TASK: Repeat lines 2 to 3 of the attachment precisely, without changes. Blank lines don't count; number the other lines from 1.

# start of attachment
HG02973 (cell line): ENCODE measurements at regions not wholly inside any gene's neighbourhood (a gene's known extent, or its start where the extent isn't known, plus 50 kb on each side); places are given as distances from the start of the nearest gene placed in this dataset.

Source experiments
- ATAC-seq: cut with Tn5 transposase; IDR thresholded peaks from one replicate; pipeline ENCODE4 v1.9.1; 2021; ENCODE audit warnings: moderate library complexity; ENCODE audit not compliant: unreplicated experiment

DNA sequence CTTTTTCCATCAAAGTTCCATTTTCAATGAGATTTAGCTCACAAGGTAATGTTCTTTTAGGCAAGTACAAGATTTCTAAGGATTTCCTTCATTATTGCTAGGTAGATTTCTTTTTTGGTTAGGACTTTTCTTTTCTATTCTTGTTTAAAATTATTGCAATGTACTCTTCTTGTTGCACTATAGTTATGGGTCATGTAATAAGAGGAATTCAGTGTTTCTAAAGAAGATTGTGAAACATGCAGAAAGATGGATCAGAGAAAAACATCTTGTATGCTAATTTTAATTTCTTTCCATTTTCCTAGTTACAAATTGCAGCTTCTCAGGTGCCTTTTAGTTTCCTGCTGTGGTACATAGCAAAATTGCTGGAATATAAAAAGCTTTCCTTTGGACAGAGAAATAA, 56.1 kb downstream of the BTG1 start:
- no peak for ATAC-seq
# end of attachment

Source experiments
- ATAC-seq: cut with Tn5 transposase; IDR thresholded peaks from one replicate; pipeline ENCODE4 v1.9.1; 2021; ENCODE audit warnings: moderate library complexity; ENCODE audit not compliant: unreplicated experiment